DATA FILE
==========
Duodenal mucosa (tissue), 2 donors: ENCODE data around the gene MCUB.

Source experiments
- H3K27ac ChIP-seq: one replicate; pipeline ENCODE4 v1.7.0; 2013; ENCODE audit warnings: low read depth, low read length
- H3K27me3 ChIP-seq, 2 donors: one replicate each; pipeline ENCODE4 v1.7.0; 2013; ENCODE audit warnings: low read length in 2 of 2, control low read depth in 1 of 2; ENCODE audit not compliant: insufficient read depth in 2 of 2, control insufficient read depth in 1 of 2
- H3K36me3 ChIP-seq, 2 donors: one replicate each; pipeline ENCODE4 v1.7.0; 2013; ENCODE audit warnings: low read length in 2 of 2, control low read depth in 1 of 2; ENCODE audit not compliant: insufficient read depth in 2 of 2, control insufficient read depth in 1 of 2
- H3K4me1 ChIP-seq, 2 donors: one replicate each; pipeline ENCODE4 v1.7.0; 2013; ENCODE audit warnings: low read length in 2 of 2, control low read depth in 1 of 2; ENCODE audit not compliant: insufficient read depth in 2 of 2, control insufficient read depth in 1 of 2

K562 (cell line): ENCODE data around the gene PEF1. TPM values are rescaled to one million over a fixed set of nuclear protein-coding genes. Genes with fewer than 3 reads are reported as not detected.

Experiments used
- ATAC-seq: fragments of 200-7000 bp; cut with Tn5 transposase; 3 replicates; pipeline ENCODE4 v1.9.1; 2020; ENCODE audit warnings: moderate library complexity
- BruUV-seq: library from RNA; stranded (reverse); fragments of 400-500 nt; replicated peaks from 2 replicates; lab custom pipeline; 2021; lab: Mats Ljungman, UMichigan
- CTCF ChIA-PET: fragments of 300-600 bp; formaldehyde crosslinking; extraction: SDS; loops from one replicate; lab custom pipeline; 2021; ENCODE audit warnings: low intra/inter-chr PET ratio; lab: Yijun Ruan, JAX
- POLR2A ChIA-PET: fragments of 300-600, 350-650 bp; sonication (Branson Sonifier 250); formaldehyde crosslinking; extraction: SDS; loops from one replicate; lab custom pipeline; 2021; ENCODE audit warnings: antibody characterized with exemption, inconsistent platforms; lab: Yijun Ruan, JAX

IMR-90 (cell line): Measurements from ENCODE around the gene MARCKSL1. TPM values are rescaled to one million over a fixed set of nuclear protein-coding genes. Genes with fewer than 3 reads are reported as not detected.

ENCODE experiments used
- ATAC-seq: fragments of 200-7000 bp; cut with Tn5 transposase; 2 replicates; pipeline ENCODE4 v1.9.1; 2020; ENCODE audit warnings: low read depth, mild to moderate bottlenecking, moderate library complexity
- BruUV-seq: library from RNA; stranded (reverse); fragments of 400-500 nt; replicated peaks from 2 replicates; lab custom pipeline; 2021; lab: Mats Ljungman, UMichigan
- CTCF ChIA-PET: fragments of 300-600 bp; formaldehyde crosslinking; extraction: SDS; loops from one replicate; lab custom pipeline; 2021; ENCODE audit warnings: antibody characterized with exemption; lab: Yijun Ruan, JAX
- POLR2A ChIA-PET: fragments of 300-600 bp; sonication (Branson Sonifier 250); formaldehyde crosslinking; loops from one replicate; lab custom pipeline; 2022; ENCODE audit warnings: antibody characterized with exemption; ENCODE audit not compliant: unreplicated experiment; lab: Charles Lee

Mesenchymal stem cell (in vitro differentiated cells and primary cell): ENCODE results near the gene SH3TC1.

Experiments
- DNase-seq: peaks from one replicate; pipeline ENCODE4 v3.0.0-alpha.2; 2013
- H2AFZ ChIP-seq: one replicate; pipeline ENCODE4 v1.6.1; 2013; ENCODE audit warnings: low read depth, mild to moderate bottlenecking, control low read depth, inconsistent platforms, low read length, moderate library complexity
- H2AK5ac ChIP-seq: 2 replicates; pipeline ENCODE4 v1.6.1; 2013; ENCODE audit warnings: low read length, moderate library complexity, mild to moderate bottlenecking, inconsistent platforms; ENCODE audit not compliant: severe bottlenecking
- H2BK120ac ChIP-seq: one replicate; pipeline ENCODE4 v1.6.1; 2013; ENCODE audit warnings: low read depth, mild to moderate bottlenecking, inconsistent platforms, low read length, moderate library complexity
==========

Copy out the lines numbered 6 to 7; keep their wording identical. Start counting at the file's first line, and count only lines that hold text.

- H3K4me1 ChIP-seq, 2 donors: one replicate each; pipeline ENCODE4 v1.7.0; 2013; ENCODE audit warnings: low read length in 2 of 2, control low read depth in 1 of 2; ENCODE audit not compliant: insufficient read depth in 2 of 2, control insufficient read depth in 1 of 2

K562 (cell line): ENCODE data around the gene PEF1. TPM values are rescaled to one million over a fixed set of nuclear protein-coding genes. Genes with fewer than 3 reads are reported as not detected.